Shining A Light On Victims Of Domestic Violence


Domestic Violence Rates Are Alarming

When I first opened my practice as a young surgeon and father of two young children, I often cared for patients in the emergency room at a nearby hospital.  As a board-certified head and neck surgeon, I saw trauma and injuries of every kind, but I was particularly disturbed by the number of women and children I saw in the emergency room with injuries due to domestic violence.

And now, years later, it is alarming to see that domestic violence is still a pandemic within a pandemic. Throughout the COVID-19 pandemic, there has been a significant rise in domestic and intimate partner violence. According to the American Journal of Emergency Medicine, domestic violence cases increased by 25-33% globally in 2020.

Surveys around the world have shown domestic abuse spiking since January of 2020—jumping markedly year over year compared to the same period in 2019.  In the U.S. the situation is equally troubling, with police departments reporting in cities around the country increases of 18% in San Antonio, 22% in Portland, Oregon, and 10% in New York City, according to the American Journal of Emergency Medicine.

As the pandemic has dragged on, so too has the abuse. Just as the virus continues to claim more lives, quarantine-linked domestic violence is claiming more victims and not just women in heterosexual relationships. Intimate partner violence occurs in same-sex couples at rates equal to or even higher than the rates in opposite sex partners. And over half of the victims receive blows and injuries to the head and face.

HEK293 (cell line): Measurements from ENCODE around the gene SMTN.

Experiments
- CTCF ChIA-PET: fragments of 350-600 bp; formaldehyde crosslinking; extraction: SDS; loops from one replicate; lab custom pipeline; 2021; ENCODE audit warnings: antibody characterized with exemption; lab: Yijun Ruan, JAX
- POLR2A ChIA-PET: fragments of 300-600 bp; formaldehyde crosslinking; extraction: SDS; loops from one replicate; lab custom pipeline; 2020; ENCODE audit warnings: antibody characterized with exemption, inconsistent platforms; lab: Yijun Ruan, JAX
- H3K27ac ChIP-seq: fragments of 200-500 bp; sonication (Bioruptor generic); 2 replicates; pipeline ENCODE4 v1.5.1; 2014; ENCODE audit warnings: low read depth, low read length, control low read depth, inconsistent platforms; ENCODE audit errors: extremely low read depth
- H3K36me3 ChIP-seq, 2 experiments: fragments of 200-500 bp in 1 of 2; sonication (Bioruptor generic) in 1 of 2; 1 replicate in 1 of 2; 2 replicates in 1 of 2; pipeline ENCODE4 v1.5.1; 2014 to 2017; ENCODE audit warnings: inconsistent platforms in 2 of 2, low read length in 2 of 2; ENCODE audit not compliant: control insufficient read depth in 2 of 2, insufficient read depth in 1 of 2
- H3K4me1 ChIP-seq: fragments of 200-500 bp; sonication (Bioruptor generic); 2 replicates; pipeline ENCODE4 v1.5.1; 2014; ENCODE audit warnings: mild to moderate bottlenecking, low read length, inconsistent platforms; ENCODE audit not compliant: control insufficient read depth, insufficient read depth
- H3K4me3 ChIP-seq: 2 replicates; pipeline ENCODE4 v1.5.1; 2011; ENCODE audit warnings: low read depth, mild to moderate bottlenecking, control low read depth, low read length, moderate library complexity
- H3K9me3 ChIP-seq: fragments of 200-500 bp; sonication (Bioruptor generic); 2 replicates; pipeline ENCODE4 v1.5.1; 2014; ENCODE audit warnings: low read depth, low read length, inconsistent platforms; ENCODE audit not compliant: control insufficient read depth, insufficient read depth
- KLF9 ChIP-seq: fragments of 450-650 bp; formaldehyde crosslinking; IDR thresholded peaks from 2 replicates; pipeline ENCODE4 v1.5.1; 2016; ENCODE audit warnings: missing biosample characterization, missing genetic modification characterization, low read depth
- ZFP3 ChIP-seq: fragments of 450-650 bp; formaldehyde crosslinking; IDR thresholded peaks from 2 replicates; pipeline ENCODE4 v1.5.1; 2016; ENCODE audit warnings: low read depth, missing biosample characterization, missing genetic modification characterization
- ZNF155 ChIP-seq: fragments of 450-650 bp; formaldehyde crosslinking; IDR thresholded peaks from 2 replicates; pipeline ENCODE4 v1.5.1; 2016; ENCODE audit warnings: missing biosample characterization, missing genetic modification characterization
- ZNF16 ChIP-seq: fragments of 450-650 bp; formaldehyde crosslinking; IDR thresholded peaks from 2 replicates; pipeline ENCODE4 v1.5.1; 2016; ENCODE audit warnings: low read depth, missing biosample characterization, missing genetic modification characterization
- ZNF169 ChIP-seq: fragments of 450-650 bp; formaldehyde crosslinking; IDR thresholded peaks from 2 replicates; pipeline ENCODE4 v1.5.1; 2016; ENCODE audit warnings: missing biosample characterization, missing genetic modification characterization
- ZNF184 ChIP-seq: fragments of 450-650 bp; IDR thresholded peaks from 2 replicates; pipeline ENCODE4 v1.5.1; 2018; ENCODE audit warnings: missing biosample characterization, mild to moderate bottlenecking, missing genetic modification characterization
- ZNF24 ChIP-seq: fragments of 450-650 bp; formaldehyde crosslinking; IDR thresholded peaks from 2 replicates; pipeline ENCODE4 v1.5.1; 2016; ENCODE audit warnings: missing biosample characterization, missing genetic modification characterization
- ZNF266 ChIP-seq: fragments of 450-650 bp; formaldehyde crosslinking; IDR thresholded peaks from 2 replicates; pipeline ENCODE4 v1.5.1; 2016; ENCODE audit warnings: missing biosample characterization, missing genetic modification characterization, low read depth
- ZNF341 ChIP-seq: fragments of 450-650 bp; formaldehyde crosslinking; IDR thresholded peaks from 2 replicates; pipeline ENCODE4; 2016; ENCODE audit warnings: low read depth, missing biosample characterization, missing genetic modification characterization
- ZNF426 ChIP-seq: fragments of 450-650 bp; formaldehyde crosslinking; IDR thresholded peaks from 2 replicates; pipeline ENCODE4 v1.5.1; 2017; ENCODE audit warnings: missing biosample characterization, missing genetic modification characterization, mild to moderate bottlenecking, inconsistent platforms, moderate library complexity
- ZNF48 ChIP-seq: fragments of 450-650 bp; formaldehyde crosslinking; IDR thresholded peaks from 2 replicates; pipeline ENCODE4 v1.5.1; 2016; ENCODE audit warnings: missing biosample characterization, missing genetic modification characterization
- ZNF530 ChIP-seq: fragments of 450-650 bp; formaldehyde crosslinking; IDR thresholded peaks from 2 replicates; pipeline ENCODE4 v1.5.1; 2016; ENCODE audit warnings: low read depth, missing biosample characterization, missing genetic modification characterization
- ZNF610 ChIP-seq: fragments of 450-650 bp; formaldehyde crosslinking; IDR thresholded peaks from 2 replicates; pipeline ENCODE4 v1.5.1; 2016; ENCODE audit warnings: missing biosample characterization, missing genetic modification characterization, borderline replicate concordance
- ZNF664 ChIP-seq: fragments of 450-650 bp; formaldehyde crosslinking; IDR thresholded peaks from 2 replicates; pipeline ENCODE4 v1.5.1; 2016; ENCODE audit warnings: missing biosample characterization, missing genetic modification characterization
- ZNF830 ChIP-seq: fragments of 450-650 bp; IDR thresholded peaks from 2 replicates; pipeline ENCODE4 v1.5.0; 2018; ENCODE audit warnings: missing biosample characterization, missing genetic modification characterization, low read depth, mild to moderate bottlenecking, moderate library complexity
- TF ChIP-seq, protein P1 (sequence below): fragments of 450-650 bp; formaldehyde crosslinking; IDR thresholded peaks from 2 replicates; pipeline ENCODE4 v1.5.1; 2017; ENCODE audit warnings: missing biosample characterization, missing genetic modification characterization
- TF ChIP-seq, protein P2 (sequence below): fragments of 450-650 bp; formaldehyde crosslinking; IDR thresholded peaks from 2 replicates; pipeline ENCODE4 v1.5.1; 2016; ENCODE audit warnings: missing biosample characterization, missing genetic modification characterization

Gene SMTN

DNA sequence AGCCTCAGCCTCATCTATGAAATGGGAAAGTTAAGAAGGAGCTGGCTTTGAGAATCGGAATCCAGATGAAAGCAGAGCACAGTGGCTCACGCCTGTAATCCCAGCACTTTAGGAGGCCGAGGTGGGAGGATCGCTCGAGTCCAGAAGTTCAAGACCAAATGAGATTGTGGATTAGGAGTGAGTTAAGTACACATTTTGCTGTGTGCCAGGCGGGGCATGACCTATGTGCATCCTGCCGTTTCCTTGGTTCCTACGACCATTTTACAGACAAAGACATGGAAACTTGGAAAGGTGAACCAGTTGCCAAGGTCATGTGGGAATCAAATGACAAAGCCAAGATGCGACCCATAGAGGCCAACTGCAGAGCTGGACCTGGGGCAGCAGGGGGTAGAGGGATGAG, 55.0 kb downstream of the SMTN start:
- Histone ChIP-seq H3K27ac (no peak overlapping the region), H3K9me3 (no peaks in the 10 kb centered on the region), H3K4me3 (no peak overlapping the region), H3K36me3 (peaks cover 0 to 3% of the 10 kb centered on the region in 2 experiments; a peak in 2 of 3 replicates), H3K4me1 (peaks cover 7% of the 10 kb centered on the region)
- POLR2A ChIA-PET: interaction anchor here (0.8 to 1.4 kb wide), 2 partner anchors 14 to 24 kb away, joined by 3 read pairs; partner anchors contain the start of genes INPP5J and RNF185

Communities of color are more affected, with systemic inequities meaning lower income and less access to social and private services. “While one in three white women report having experienced domestic violence [during the pandemic], the rates of abuse increased dramatically to 50% and higher for those marginalized by race, ethnicity, sexual orientation, gender identity, citizenship status, and cognitive physical ability” stated Erika Sussman, executive director of the Center for Survivor Advocacy and Justice (CSAJ).

The scars, both mental and physical, need to be addressed. With my training, I know that I can make a lifelong positive impact on the physical appearance of these victims so that they have less of a reminder when they look in a mirror every day.

In 1995, I founded The Face Foundation to provide an avenue for survivors without the financial means to obtain quality facial plastic and reconstructive surgery, pro bono, to help them regain a sense of inner and outer beauty. Through The Face Foundation, I provide complimentary reconstructive facial surgical services. In addition, some hospitals also donate resources such as operating rooms, nursing staff time and supplies and the services of an anesthesiologist. The total average benefit to each patient is often in excess of $15,000. Surgery on battered women and children participating in The Face Foundation program is done in conjunction with a program sponsored by the National Coalition Against Domestic Violence (NCADV) and the American Academy of Facial Plastic and Reconstructive Surgery (AAFPRS) and its Face To Face program, which won an AMA citation several years ago.

The AMA established policy is that reconstructive surgery to return patients to a pre-injury state should be covered by insurance companies. Unfortunately, many domestic violence victims are not covered by insurance, so programs such as Face to Face, The Face Foundation and others are a critical lifeline to a return to normalcy.


As physicians, I believe we can all make an impact in our individual ways to help reduce domestic violence and its effects on victims. Whether it is counseling patients, volunteering at call centers and shelters, or providing direct health care services to victims, every action of support can change a life.

“Sometimes it takes the helping hands of others to wipe away the past and bring a fresh face to life,” Russ Kridel, MD